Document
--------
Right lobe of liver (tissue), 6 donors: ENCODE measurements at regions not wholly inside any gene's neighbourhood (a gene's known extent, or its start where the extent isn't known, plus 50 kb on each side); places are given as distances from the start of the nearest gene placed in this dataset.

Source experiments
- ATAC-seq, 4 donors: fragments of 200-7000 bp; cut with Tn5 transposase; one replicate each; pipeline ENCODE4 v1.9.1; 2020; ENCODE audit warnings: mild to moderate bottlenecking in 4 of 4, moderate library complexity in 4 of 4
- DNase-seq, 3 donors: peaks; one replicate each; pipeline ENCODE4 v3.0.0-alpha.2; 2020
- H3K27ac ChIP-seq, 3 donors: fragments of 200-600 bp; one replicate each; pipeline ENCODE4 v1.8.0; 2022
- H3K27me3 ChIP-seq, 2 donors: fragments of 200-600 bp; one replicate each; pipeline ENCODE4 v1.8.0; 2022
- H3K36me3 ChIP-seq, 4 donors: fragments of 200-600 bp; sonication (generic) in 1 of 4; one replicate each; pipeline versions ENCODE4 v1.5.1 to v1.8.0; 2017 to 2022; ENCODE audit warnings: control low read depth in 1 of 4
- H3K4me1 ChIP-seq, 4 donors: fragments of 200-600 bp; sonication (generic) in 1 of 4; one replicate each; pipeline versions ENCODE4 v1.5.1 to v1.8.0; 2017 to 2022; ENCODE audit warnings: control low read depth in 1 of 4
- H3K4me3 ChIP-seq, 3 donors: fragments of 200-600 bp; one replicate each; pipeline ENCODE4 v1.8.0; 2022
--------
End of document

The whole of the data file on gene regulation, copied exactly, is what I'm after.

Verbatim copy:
Right lobe of liver (tissue), 6 donors: ENCODE measurements at regions not wholly inside any gene's neighbourhood (a gene's known extent, or its start where the extent isn't known, plus 50 kb on each side); places are given as distances from the start of the nearest gene placed in this dataset.

Source experiments
- ATAC-seq, 4 donors: fragments of 200-7000 bp; cut with Tn5 transposase; one replicate each; pipeline ENCODE4 v1.9.1; 2020; ENCODE audit warnings: mild to moderate bottlenecking in 4 of 4, moderate library complexity in 4 of 4
- DNase-seq, 3 donors: peaks; one replicate each; pipeline ENCODE4 v3.0.0-alpha.2; 2020
- H3K27ac ChIP-seq, 3 donors: fragments of 200-600 bp; one replicate each; pipeline ENCODE4 v1.8.0; 2022
- H3K27me3 ChIP-seq, 2 donors: fragments of 200-600 bp; one replicate each; pipeline ENCODE4 v1.8.0; 2022
- H3K36me3 ChIP-seq, 4 donors: fragments of 200-600 bp; sonication (generic) in 1 of 4; one replicate each; pipeline versions ENCODE4 v1.5.1 to v1.8.0; 2017 to 2022; ENCODE audit warnings: control low read depth in 1 of 4
- H3K4me1 ChIP-seq, 4 donors: fragments of 200-600 bp; sonication (generic) in 1 of 4; one replicate each; pipeline versions ENCODE4 v1.5.1 to v1.8.0; 2017 to 2022; ENCODE audit warnings: control low read depth in 1 of 4
- H3K4me3 ChIP-seq, 3 donors: fragments of 200-600 bp; one replicate each; pipeline ENCODE4 v1.8.0; 2022